It began with little fanfare when Maureen Jensen, the first woman to be nominated as chairwoman and chief executive officer of the Ontario Securities Commission, announced plans in late September to create the first innovation hub by a Canadian securities regulator to help financial technology companies navigate the OSC’s regulatory framework.
“We will work to tailor regulation and oversight to their unique business model, as long as investor protections are in place,” Jensen told the audience at the Toronto Region Board of Trade. The following day, the OSC was at it again and granted a Canadian fintech company regulatory approval to become the first online lender in the country to receive an exempt market dealer licence for marketplace lending. On the same day, there was more blunt confirmation that digital disruption was beginning to gain traction. The Laurentian Bank of Canada took the unusual step of closing its branches in and around Montreal for most of the day to allow staff to attend a meeting to hear president and CEO François Desjardins deliver harsh news. The traditional banking model, he said, was becoming “obsolete.” The financial institution had little choice but to shut down a third of its branches, and with it 300 positions, as growing droves of consumers were forsaking bank tellers in favour of smartphones.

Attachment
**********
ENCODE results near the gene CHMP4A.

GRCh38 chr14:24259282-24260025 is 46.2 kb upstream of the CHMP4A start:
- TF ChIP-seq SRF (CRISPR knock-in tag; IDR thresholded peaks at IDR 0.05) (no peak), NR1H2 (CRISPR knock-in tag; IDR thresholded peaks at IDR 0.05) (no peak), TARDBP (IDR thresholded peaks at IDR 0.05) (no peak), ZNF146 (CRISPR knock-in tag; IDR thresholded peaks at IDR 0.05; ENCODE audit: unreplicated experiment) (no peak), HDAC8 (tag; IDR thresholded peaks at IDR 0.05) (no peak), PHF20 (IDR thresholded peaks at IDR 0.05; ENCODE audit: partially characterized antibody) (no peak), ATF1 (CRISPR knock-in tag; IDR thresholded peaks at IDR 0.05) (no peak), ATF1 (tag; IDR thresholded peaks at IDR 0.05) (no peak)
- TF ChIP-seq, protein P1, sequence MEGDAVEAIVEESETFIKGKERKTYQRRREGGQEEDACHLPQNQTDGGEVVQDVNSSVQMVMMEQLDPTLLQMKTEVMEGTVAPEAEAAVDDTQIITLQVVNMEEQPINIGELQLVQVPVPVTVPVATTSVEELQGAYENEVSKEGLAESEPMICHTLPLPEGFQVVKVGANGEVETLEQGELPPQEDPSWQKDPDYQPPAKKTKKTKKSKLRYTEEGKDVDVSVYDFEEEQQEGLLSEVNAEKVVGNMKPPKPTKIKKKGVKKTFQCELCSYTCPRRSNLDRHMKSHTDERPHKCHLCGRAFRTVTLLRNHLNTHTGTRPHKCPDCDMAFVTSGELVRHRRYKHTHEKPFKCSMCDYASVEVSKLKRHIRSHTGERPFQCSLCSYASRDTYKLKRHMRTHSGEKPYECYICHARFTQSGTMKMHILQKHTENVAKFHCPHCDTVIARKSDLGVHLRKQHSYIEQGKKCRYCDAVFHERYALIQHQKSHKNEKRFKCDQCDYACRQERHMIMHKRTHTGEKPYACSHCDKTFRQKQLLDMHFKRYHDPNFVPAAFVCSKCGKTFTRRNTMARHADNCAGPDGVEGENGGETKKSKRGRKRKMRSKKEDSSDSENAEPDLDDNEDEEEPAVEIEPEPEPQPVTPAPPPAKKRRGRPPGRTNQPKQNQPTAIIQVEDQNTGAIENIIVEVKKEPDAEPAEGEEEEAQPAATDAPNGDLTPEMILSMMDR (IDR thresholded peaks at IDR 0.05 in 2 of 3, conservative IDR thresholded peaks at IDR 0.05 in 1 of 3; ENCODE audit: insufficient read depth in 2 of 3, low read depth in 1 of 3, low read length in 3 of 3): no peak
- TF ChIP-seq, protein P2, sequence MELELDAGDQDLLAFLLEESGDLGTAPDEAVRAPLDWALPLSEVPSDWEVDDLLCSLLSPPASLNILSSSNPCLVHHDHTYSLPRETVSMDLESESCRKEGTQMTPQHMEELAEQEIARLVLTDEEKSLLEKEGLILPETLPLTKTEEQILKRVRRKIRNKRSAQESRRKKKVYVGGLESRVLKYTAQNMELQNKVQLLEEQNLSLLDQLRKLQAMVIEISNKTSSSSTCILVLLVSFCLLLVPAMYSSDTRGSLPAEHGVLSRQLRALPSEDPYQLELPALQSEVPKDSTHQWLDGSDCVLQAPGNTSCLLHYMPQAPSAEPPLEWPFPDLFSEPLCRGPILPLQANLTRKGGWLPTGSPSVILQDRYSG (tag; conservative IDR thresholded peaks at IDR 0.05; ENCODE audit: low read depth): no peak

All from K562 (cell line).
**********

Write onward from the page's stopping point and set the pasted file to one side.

It may be early days in Canada for fintechs, a catchphrase for new innovative financial technology startups, and major technology companies that are challenging traditional financial institutions on their turf by offering cheaper and easier-to-use Internet- or smartphone-based services such as payment apps or peer-to-peer lending or digital currencies, but Canada’s Big Six banks are paying heed even though they appear to be on solid ground. Canadian banks have strong brand recognition and higher levels of consumer satisfaction compared with other markets, in part because it was largely spared by the 2008 financial crisis. In other parts of the world, notably in the United States and the United Kingdom, the crisis gravely undermined public faith in financial institutions. Indeed, some observers believe that the crisis — and the huge loss of talent pool in financial services that accompanied it — spawned in many ways the roots of the fintech movement.
“As a result from pressures from the financial crisis, there was more of an impetus to innovate in some jurisdictions,” says Ana Badour, a Toronto financial services lawyer with McCarthy Tétrault LLP. “Our financial institutions fared well so there was less direct pressure to innovate outside of the institution.”
Canadian banks are still doing well, generating strong revenues and posting solid returns despite low economic growth, sagging commodity prices and a relentless slump in the energy sector. Consolidated revenues for the Big Six banks stood at $21.4 billion in 2015, up 4.3 per cent from $20.5 billion in 2014.
Average return on equity, however, dipped to 15.6 from 16.6 per cent the year before. Spurred by the crawling economy, Canadian banks have restructured some operations to increase efficiencies, streamlined their cost base and “become fitter, faster organizations,” noted a report on fintechs by the advisory firm PwC Canada.